craft-hour, folk-dancing and rest hour, then


hurried up to the tennis court to spread and
roll their blankets. They were all in dark
serge middies, and in a twinkle of time they
had their ponchos over their shoulders ready
for tramping.

Ce-ki-ca-ti came up with a smile to an-
nounce: "We start from the canoe dock. All
down to the canoes as quickly as you can get
there!" After she had enjoyed their surprise
for a moment, she added, "We thought we
had better give you an easy trip for the first."

The girls loved canoeing too well to be dis-
appointed, and willingly laid their ponchos
in the bottom of the craft and arranged them-
selves under Ti-ya-ta's direction. It was some-
thing of a test of judgment to arrange the
canoes. In all water trips greatest care was
taken against accident. No canoes could start
without a "water- witch," one who had not only
taken the test of the 100-yard swim, but swum
a distance about twice as far as that of the
test, undressed in deep water, tipped over a
canoe, righted it, and paddle to shore again,
and, in addition, showed herself possessed of
skill and judgment necessary to one who was
to be trusted with the management of a ca-
noe with other girls in it.


m m m n b @ issues \

The decorated canoe procession

At last the canoes were ready to start, the
girls who had not taken the test in the war-
canoe, and soon they were paddling over the
lake, the hills echoing to their happy songs
and laughter.

They passed several islands and a number
of pretty points and coves along the shores
before they reached the long, sandy beach of
Frye's Island, where they were to land. There
was room here to draw up the canoes along the
shore, build a great fire, and cook supper, and
plenty of space besides for spreading the pon-


chos on the sand to make the beds. Most of
the girls chose their places at once, some look-
ing for secluded spots among the trees, while
a few lazily dropped their ponchos wherever
they landed, trusting to luck to find a good
place to sleep. The thoughtful ones began to
gather drift wood, and soon a fire was blaz-
ing merrily.

The girls had scarcely noticed a bank of
mist that was rolling slowly up from the west
shore of the lake, but now its filmy blanket

'Dipping our paddlers,
Now swift, now slow' 3


m u m q Ei sa^^aas m

spread softly over their cove, and across the
clear blue waters of the lake, till the warmth
and sunshine vanished, and the dancing waters
grew gray under its chilly touch. The "Red
Beak," coming later with its precious freight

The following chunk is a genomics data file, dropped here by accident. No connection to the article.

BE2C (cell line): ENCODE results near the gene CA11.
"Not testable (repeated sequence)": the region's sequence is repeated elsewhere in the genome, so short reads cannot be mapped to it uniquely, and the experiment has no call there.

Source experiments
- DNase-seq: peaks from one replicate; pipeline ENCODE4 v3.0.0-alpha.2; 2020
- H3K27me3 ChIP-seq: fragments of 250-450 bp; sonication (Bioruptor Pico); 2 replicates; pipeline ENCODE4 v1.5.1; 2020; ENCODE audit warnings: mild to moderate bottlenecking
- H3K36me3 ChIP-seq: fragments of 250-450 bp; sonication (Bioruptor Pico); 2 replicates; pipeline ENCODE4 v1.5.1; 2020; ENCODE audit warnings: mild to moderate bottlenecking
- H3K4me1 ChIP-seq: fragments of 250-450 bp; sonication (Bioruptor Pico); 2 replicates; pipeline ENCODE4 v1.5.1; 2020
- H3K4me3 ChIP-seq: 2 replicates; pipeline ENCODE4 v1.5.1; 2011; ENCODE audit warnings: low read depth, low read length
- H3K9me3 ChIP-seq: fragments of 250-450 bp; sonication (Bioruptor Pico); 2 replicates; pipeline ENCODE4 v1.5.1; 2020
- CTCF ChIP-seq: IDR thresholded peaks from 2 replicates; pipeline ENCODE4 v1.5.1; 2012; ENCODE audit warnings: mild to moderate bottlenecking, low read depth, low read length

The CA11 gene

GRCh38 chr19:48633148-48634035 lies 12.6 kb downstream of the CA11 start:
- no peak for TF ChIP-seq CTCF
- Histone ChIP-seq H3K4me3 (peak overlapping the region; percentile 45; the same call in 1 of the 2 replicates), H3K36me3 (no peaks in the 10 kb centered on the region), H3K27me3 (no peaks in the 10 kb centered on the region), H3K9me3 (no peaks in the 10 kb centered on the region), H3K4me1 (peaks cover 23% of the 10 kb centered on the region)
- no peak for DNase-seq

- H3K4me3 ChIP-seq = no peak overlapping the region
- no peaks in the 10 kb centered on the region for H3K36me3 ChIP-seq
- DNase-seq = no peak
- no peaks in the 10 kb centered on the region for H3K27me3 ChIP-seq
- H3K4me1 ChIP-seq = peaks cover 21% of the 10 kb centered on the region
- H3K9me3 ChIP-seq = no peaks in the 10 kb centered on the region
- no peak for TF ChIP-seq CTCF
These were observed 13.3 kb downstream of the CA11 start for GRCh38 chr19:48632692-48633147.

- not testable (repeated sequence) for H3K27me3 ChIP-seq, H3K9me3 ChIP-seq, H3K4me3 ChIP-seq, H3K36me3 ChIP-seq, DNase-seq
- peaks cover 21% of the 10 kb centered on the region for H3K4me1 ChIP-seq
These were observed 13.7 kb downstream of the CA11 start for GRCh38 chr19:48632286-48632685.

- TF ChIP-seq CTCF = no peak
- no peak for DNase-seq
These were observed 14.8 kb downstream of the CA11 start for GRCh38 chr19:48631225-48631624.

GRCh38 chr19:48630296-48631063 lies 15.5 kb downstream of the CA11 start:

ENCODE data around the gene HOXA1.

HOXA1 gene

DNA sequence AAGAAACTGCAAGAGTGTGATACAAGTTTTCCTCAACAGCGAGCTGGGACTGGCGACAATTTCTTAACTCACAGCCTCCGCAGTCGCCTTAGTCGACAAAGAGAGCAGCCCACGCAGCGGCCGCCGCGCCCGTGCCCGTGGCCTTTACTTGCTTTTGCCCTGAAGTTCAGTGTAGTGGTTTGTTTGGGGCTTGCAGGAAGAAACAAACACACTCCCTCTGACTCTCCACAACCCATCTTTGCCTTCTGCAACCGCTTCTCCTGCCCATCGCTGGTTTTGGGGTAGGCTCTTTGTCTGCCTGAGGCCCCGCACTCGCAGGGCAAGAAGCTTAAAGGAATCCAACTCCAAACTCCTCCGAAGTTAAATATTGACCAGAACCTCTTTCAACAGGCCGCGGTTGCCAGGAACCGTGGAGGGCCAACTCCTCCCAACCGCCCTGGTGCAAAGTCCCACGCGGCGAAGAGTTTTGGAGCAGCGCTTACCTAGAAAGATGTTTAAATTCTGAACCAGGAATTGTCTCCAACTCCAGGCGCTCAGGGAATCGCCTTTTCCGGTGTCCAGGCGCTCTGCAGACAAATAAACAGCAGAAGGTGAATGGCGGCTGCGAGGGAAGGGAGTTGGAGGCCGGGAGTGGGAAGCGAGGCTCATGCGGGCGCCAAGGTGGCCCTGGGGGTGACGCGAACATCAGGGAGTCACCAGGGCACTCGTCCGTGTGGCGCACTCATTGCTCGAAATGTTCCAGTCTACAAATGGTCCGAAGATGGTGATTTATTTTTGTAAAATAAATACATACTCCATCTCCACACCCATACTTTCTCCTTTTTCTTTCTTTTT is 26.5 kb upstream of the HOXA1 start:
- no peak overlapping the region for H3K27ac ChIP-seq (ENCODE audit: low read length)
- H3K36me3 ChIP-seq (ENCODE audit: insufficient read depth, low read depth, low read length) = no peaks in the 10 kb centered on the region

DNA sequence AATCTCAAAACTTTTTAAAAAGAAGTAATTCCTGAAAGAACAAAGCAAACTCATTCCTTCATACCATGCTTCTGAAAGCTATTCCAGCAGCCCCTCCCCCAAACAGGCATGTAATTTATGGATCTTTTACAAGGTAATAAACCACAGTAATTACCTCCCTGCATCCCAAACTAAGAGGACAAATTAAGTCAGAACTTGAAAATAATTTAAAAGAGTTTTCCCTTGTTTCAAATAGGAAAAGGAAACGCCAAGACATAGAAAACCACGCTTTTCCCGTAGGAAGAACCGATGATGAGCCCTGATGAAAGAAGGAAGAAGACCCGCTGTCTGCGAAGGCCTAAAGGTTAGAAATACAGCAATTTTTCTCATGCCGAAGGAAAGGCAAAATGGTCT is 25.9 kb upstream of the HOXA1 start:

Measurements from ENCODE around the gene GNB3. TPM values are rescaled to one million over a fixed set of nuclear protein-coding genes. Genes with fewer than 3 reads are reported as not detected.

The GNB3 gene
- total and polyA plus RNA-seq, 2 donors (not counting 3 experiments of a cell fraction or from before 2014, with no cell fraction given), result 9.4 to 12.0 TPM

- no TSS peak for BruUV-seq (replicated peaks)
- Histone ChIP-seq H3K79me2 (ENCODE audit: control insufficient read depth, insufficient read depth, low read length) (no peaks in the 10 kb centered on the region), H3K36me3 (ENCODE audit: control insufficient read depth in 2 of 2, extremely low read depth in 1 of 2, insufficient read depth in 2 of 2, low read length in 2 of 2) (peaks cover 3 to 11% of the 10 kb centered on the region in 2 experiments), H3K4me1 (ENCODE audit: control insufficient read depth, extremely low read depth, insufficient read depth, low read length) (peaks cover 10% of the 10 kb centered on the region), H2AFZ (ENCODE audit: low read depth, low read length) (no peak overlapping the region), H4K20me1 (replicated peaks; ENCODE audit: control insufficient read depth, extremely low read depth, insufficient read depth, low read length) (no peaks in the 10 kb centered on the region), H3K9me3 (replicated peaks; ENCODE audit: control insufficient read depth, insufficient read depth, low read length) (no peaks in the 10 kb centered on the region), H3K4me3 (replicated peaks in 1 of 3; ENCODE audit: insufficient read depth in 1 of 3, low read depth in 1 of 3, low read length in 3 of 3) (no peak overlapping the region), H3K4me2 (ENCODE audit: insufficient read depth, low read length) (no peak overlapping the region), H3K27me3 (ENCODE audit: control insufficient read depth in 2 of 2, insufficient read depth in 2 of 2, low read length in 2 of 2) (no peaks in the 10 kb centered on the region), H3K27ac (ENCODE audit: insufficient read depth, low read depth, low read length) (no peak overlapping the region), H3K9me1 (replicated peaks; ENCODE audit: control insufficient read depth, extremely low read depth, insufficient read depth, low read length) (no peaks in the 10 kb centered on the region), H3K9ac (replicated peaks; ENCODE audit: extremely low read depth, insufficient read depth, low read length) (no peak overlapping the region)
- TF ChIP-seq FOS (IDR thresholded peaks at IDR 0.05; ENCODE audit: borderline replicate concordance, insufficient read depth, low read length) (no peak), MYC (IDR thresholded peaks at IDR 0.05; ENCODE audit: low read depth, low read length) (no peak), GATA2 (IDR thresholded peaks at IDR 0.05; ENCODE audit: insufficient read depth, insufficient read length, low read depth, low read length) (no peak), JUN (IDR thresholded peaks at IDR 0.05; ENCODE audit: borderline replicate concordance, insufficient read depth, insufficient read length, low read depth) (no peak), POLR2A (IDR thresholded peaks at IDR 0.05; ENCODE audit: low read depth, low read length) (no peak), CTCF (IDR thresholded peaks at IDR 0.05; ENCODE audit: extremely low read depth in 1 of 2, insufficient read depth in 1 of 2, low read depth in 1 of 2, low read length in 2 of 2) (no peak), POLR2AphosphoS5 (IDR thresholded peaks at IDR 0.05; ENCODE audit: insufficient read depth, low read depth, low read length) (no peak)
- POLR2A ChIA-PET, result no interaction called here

of food for the trip, bringing also Hiiteni and
a guest, had been wrapped in the mist soon
after leaving camp, and was guided to the
girls by the light of their fire, which glowed,
like a living thing out of the soft, gray blue of
the level shore. Coming nearer, Hiiteni saw
the dark canoes drawn up along the water's
edge, and the girls moving about, so busy and
contented, so at home there, camping in the
mist, that she was drawn irresistibly toward
the magnet of the fire, with its cozy protec-
tion against all the chill outside world.


As soon as the provisions brought by the
"Red Beak" had been landed, black pots be-
gan to boil over little fires along the shore —
the big fire was chiefly for comfort and com-
pany — and the supper of bread and butter,
boiled potatoes, creamed beef, and maple
syrup boiled down on walnuts was speedily
cooked. Some of the girls who were not busy


M SBtfE&T&S 11 O ® EO

paddled around the cove, making dreamily
beautiful pictures in the mist, but none were
absent when the committee began serving the
appetizing supper to the hungry girls.

The real Frye's Island frolic came after
supper. A huge stump was blazing on the
fire now, making strange shadows and weird
fire pictures. The mist wrapped the scene
about with a veil of privacy and aloofness, till
in that lonely spot the rest of the world
seemed hardly to exist at all. One by one
strange forms crept out from the bushes to
bask in the glow of the fire. Hair down, arms
bare, one in flaming yellow, another in sea
green, with now a kimono of scarlet wrapped
about bare white feet, or gowns of white
draped and girdled in fantastic forms, the
mist-maidens began their revelry. They
danced before the fire with sylph-like grace;
they acted a tragic Indian legend; they sang
quaint old English folk-songs, repeating with
thrilling impressiveness the one which ends,

"Tonight she'll sleep in the cold open field,
Along with the raggle-taggle gypsies, oh!"

The mystic beauty of the scene had cast
its spell over all, and set to its own harmony


m m m n ® gs^^ggK 01

the thoughts, the feelings, even the fun and
frolic of the night.

It was late before Hiiteni could bring her-
self to call the revelry to an end, but at last
she invited all to a good-night dip in the lake.